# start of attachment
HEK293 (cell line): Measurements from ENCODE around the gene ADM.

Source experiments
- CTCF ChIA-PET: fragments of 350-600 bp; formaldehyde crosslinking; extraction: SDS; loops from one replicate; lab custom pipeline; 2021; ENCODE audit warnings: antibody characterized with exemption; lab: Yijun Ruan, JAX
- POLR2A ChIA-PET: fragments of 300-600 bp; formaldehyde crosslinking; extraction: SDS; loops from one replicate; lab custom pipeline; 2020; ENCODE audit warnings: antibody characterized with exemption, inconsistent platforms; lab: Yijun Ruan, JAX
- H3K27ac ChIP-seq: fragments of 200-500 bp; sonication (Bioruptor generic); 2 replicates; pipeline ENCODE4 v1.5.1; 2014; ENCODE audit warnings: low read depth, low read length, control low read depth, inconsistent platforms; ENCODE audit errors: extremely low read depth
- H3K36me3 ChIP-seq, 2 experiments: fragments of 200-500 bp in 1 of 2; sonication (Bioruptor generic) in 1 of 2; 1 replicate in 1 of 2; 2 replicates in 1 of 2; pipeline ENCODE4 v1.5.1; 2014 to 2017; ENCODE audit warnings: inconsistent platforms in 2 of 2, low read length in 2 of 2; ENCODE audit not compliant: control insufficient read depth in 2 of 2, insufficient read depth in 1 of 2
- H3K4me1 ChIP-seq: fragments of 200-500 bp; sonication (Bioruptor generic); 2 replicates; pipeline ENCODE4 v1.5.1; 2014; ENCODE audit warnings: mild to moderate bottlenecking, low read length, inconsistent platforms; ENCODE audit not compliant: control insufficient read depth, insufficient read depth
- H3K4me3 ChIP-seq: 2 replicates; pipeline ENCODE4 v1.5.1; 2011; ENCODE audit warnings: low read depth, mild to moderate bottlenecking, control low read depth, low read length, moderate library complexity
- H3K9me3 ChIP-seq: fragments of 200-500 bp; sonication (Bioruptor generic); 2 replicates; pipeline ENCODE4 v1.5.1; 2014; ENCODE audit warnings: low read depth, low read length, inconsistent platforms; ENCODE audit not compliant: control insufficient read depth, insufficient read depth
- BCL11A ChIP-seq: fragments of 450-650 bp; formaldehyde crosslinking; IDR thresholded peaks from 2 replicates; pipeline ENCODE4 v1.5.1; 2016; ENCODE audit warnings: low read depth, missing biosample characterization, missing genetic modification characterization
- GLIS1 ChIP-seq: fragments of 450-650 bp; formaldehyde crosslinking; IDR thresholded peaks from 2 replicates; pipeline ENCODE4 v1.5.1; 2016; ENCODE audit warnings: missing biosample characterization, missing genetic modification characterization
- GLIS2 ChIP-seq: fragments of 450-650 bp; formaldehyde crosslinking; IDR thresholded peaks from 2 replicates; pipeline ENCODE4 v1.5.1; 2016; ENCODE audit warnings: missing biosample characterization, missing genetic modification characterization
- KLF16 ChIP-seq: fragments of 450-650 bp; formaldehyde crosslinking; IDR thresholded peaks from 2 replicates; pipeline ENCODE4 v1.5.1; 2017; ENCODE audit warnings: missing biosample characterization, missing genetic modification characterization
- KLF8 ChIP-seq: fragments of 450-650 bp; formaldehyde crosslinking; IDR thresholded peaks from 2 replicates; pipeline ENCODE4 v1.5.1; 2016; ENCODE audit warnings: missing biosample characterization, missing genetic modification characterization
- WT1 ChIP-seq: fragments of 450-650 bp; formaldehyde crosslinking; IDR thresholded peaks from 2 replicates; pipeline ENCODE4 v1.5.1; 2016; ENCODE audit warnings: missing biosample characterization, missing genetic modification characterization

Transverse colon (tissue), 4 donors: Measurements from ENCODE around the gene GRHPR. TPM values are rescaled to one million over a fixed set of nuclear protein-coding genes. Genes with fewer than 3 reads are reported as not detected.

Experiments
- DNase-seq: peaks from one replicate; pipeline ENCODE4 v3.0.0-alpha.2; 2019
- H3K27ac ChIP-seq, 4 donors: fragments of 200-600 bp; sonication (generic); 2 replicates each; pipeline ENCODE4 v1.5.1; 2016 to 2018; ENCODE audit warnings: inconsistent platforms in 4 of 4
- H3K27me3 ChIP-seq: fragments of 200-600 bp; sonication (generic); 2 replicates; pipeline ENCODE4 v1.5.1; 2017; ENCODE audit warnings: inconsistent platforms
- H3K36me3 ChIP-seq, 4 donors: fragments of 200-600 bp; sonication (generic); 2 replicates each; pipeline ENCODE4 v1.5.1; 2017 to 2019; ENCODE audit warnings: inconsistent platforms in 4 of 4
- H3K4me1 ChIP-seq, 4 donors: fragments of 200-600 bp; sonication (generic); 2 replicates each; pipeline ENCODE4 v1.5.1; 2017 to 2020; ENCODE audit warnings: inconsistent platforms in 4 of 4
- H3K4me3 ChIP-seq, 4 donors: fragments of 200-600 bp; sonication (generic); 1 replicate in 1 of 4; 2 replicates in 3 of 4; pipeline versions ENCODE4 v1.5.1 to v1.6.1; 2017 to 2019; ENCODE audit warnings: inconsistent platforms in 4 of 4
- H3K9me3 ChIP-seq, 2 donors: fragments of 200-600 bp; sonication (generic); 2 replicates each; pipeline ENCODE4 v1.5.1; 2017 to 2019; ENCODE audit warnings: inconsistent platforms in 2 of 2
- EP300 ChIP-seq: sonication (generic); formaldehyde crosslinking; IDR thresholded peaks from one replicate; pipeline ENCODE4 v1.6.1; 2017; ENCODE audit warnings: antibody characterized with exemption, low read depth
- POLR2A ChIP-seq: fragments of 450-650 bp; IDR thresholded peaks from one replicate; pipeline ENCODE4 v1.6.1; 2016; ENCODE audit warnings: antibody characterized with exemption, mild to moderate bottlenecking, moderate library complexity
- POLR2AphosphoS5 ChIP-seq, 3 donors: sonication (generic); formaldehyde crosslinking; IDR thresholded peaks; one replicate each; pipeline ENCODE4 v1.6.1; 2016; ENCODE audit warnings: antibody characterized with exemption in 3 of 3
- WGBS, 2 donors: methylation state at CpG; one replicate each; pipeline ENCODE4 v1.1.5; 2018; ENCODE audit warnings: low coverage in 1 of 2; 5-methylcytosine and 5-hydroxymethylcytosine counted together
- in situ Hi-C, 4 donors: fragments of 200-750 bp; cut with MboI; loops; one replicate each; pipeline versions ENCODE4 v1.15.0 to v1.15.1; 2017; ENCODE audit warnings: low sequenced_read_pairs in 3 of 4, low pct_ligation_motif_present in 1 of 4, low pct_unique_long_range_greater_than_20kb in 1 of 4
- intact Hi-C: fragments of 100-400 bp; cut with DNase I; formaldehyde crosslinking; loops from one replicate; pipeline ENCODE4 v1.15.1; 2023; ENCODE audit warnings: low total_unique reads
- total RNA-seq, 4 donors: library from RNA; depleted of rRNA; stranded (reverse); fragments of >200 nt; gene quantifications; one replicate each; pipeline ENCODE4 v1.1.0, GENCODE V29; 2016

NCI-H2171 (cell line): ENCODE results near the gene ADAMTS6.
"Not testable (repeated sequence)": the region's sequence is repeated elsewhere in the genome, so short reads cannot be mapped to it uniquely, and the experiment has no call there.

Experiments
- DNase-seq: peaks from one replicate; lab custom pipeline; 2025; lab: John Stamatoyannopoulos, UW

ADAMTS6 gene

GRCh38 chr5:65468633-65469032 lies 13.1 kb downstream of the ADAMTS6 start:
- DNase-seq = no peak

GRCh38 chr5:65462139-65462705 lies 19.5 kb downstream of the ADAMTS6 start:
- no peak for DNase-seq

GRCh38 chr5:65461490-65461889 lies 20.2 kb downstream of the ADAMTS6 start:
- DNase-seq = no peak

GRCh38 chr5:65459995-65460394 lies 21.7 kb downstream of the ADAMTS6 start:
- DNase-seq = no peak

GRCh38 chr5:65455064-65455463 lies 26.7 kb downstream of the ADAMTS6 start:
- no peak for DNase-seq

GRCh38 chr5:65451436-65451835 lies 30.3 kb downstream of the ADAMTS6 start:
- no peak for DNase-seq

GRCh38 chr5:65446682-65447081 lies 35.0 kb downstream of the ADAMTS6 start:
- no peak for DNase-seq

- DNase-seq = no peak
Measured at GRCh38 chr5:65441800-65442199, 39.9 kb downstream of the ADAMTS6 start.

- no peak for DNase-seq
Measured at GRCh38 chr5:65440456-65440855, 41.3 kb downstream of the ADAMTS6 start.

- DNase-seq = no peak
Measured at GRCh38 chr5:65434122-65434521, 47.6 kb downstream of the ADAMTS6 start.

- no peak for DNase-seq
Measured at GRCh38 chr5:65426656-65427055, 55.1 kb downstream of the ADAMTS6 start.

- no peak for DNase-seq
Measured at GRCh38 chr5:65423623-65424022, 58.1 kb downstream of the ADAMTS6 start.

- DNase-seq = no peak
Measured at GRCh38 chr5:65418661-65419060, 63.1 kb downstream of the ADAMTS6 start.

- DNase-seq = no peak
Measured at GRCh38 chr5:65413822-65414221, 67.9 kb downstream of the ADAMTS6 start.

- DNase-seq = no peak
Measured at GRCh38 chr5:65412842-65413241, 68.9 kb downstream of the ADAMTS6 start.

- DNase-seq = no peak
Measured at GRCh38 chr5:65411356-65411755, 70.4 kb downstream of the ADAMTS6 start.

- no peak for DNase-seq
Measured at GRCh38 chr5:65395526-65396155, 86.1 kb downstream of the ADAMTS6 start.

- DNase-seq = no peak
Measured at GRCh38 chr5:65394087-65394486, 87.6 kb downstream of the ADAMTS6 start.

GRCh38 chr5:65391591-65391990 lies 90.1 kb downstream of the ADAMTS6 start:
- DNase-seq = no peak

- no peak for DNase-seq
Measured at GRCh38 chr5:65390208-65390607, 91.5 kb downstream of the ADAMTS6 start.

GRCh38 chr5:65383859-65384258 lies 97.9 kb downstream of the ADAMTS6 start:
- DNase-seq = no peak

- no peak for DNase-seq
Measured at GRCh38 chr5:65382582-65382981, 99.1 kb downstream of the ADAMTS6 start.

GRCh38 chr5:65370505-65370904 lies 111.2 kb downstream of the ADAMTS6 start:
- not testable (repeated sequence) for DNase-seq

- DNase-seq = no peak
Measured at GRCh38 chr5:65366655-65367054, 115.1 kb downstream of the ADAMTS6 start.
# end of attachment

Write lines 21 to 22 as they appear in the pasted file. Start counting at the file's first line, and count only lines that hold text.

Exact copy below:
- H3K36me3 ChIP-seq, 4 donors: fragments of 200-600 bp; sonication (generic); 2 replicates each; pipeline ENCODE4 v1.5.1; 2017 to 2019; ENCODE audit warnings: inconsistent platforms in 4 of 4
- H3K4me1 ChIP-seq, 4 donors: fragments of 200-600 bp; sonication (generic); 2 replicates each; pipeline ENCODE4 v1.5.1; 2017 to 2020; ENCODE audit warnings: inconsistent platforms in 4 of 4